Uranium and plutonium have gotten famous, or infamous, because they are used in atom bombs. We could have been saying that about another material—one that few actually know. Learn about the material that didn’t quite make it into The Bomb.
Neptunium is squashed between uranium and plutonium on the periodic table of elements. This gives us some idea of its possible use. Its neighbors both have isotopes that split under neutron bombardment, giving off a great deal of energy. They do this en masse when just a few kilograms are grouped together, which is why they make excellent weapons.
It would be reasonable to assume that neptunium has remained anonymous because of some chemical quirk that makes it unsuitable for bombs, but that’s not the case. Neptunium-237 could be made into a bomb. All anyone would need would be about sixty kilograms. Nuclear reactors produce tons of the stuff every year—albeit in tiny increments.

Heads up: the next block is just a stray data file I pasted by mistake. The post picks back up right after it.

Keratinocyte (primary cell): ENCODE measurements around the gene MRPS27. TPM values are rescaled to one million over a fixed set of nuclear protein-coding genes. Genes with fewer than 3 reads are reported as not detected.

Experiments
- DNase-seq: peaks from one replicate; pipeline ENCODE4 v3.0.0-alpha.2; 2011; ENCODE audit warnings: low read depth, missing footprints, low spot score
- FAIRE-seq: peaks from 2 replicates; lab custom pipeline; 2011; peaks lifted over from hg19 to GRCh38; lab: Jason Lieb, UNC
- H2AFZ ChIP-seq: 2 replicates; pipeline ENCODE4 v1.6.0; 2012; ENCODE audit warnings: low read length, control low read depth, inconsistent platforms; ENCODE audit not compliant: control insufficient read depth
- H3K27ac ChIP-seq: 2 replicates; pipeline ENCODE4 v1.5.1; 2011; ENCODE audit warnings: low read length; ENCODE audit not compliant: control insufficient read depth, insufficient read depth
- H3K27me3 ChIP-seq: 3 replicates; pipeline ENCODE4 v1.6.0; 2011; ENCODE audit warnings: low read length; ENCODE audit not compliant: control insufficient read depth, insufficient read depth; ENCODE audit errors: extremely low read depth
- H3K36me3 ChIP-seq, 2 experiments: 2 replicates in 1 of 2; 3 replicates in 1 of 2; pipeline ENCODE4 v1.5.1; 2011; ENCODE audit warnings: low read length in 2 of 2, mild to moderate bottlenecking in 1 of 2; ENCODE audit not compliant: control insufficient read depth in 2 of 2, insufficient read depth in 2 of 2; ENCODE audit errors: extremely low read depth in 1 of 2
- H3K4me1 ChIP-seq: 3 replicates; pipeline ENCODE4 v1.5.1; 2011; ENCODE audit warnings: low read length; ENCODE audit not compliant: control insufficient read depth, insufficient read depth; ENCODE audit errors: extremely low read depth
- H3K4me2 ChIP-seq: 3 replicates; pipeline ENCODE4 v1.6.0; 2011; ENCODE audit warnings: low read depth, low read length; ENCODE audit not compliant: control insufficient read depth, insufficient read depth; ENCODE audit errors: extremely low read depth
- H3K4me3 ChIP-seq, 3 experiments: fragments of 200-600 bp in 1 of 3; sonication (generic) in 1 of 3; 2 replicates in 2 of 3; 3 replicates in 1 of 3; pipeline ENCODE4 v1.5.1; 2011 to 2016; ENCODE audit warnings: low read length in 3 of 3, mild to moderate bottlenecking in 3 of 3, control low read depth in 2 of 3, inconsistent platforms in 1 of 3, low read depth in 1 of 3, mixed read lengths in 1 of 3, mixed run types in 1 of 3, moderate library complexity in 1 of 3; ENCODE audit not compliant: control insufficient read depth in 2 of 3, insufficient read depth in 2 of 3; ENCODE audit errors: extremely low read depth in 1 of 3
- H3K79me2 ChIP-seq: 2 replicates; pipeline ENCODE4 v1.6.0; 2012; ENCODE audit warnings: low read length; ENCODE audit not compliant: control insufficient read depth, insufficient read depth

The main reason neptunium hasn’t been made into a bomb (other than the fact that now that we know it can be, access to it is regulated) is historical. Real work on a nuclear bomb began in the 1940s. This was just after Edwin M. McMillian and Philip H. Abelson succeeded in synthesizing neptunium-239. This isotope has a half-life of two and a half days, making it totally impractical as a weapon. For a while no one thought neptunium was a natural element. By the time people recognized that neptunium-237 could work as well as plutonium or uranium, there was no need for an element that was no better than the materials they already had the facilities for enriching. Today, neptunium is used in neutron detectors, but is otherwise considered totally useless.